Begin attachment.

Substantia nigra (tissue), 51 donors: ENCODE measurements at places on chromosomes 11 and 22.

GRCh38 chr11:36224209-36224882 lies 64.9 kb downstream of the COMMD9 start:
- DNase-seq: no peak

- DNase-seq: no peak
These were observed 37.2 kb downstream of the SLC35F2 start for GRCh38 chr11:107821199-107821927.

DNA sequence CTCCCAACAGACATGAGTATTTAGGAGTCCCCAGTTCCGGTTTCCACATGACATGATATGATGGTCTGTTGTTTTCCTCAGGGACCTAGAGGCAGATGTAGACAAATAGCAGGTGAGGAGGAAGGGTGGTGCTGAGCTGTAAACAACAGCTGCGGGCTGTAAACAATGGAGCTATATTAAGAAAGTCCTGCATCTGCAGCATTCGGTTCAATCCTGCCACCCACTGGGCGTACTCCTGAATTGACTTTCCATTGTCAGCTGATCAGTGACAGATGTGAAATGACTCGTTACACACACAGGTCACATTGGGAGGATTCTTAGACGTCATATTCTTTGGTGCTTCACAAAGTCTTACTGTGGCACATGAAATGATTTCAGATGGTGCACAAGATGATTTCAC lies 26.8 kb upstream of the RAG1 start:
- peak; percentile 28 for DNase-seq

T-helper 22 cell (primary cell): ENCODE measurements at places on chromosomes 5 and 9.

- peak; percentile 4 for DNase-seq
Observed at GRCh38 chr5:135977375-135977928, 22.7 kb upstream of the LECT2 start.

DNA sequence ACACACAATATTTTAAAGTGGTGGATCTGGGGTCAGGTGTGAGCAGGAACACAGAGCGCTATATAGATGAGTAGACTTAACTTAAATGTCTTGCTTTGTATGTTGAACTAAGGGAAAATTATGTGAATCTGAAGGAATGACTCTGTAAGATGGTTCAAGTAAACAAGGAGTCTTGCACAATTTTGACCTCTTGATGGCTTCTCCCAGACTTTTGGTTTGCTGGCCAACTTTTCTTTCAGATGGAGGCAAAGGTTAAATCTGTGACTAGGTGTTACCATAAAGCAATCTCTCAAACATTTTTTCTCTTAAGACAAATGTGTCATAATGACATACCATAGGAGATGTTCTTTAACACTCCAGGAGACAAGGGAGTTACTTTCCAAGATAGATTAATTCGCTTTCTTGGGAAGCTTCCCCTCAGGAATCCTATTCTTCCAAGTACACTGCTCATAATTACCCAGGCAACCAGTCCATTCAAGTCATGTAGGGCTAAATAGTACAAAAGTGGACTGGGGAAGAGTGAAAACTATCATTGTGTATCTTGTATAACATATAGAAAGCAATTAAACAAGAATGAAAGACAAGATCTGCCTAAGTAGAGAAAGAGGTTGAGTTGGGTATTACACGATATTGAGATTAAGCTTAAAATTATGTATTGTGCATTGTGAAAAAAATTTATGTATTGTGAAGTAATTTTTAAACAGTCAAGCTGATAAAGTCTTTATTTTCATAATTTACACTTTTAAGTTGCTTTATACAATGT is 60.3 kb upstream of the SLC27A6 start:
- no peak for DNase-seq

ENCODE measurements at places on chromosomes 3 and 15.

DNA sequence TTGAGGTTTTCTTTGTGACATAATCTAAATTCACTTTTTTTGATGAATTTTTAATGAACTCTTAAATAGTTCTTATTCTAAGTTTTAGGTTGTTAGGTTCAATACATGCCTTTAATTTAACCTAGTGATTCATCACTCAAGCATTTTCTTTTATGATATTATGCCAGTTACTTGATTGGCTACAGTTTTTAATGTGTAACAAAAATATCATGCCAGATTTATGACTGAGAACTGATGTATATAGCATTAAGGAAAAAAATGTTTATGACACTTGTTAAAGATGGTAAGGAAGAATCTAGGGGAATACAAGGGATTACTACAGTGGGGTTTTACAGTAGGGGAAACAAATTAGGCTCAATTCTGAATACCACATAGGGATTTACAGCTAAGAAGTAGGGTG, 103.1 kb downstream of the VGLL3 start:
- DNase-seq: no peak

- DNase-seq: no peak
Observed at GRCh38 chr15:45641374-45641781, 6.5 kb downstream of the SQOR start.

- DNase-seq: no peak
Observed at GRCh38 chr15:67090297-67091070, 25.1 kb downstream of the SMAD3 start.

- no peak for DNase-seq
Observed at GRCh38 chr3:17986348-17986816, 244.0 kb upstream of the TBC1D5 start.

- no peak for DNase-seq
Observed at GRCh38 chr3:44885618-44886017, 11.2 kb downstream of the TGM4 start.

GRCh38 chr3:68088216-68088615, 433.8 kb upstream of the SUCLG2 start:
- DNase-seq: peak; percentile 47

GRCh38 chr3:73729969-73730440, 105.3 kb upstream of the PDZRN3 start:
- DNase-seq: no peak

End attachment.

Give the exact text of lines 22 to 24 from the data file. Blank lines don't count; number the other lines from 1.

- no peak for DNase-seq
Observed at GRCh38 chr3:44885618-44886017, 11.2 kb downstream of the TGM4 start.

GRCh38 chr3:68088216-68088615, 433.8 kb upstream of the SUCLG2 start: